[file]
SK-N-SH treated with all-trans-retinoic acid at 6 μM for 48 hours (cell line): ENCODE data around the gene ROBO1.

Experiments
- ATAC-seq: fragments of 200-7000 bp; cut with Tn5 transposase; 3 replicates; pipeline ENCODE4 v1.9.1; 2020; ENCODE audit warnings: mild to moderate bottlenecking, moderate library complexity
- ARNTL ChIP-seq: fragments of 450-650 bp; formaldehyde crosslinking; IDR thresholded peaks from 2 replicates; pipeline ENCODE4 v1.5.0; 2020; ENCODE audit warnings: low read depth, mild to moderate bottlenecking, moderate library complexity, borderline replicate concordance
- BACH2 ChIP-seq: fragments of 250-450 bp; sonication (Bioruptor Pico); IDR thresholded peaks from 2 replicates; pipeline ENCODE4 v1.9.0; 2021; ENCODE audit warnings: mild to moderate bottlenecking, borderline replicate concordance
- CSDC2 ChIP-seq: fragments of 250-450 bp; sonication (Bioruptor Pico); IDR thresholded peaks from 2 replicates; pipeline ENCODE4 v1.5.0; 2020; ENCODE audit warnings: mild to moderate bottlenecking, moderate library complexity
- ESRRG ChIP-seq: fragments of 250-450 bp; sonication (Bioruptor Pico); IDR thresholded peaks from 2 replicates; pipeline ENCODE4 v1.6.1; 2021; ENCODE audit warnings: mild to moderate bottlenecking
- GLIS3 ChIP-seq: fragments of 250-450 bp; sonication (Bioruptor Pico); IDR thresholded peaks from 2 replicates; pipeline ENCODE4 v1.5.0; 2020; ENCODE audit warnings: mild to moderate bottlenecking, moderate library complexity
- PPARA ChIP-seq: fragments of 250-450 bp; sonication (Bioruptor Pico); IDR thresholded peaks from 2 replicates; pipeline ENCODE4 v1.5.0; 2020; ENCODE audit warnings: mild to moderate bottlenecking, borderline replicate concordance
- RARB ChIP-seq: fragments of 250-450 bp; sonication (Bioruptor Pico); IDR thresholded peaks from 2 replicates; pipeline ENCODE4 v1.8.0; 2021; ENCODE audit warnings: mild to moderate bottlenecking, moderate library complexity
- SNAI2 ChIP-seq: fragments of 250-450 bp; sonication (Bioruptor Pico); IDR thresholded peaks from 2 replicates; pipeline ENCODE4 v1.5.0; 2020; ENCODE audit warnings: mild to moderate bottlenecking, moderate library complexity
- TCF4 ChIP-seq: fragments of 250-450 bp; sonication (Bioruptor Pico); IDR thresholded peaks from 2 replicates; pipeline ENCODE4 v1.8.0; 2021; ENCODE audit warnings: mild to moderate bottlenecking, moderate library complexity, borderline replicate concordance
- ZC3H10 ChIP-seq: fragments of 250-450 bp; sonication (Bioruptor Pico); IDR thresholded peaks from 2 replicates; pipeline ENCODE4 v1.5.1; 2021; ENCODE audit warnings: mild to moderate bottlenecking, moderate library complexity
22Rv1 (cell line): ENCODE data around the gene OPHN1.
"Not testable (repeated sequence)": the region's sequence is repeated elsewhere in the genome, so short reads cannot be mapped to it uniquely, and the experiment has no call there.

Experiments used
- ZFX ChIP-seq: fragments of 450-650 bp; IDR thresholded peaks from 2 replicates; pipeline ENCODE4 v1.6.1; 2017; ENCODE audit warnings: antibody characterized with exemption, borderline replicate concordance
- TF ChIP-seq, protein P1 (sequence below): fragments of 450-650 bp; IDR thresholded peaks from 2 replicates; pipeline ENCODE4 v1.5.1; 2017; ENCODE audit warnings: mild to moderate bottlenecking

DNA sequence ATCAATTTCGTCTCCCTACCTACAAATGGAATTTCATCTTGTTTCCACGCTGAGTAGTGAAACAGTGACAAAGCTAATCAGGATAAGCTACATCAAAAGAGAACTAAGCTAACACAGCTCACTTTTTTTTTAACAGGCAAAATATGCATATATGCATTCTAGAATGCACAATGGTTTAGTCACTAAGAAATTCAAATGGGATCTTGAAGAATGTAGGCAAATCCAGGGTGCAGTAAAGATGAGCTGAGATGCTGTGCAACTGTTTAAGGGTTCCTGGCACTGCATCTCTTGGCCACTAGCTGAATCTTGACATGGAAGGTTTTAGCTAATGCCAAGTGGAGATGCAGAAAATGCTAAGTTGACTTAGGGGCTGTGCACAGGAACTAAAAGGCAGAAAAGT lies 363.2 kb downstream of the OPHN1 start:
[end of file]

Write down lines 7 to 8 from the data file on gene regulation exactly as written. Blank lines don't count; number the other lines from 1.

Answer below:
- ESRRG ChIP-seq: fragments of 250-450 bp; sonication (Bioruptor Pico); IDR thresholded peaks from 2 replicates; pipeline ENCODE4 v1.6.1; 2021; ENCODE audit warnings: mild to moderate bottlenecking
- GLIS3 ChIP-seq: fragments of 250-450 bp; sonication (Bioruptor Pico); IDR thresholded peaks from 2 replicates; pipeline ENCODE4 v1.5.0; 2020; ENCODE audit warnings: mild to moderate bottlenecking, moderate library complexity